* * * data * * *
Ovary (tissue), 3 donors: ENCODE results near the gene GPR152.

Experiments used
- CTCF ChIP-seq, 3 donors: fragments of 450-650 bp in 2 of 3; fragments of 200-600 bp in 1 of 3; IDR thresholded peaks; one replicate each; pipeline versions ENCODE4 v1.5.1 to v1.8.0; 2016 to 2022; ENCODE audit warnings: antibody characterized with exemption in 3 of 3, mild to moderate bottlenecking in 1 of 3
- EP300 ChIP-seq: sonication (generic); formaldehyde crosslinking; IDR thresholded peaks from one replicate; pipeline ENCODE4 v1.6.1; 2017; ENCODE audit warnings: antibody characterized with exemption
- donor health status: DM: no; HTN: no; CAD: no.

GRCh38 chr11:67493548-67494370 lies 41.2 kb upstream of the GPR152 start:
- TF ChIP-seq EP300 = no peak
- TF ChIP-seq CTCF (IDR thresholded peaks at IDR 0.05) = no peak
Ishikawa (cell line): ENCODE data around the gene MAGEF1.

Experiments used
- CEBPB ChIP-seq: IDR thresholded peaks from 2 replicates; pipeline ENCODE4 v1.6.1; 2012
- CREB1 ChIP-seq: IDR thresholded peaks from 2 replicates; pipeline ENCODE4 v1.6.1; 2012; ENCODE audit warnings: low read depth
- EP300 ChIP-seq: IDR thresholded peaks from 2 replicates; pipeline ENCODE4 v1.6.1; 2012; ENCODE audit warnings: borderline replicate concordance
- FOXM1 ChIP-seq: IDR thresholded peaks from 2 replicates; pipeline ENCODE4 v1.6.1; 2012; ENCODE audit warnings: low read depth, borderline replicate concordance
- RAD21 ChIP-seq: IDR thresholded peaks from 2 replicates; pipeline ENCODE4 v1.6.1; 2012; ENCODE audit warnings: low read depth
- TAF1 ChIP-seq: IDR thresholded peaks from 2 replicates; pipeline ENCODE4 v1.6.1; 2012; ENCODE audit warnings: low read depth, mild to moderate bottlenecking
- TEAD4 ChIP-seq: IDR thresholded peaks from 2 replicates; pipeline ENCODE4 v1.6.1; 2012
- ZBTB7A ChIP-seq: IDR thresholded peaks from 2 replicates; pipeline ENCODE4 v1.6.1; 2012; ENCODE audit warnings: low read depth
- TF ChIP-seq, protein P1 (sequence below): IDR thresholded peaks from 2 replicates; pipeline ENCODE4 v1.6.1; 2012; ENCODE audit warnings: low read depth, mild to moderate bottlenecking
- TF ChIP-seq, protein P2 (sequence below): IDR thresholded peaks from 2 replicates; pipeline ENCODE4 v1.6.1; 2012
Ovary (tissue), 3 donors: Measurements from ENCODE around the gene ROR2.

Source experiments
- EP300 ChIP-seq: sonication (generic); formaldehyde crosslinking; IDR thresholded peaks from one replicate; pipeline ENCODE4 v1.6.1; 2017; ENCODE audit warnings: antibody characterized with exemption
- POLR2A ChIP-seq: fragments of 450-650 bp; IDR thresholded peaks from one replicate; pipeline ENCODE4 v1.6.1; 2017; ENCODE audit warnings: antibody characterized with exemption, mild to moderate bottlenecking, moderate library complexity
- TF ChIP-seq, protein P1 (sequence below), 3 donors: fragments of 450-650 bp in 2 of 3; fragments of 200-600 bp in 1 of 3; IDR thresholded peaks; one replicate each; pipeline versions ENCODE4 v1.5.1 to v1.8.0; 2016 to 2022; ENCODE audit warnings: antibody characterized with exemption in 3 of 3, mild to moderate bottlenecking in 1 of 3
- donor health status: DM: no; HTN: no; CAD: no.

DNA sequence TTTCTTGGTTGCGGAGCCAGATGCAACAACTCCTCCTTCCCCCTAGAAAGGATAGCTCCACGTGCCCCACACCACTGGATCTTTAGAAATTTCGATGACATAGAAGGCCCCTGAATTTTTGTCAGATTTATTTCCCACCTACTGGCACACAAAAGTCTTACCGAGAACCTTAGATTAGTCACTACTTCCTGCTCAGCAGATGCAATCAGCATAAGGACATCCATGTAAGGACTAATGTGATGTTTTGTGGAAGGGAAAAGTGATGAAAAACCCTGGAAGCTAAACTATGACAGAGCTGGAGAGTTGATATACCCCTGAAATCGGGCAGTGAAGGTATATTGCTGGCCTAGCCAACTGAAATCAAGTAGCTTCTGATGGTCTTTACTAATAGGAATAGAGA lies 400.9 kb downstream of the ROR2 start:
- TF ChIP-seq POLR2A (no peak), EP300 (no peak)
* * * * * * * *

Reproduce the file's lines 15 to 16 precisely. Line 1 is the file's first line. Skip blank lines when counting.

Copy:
- RAD21 ChIP-seq: IDR thresholded peaks from 2 replicates; pipeline ENCODE4 v1.6.1; 2012; ENCODE audit warnings: low read depth
- TAF1 ChIP-seq: IDR thresholded peaks from 2 replicates; pipeline ENCODE4 v1.6.1; 2012; ENCODE audit warnings: low read depth, mild to moderate bottlenecking